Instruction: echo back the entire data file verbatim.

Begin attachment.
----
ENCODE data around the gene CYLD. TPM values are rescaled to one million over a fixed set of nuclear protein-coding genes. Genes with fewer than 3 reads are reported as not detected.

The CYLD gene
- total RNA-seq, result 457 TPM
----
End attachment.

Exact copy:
ENCODE data around the gene CYLD. TPM values are rescaled to one million over a fixed set of nuclear protein-coding genes. Genes with fewer than 3 reads are reported as not detected.

The CYLD gene
- total RNA-seq, result 457 TPM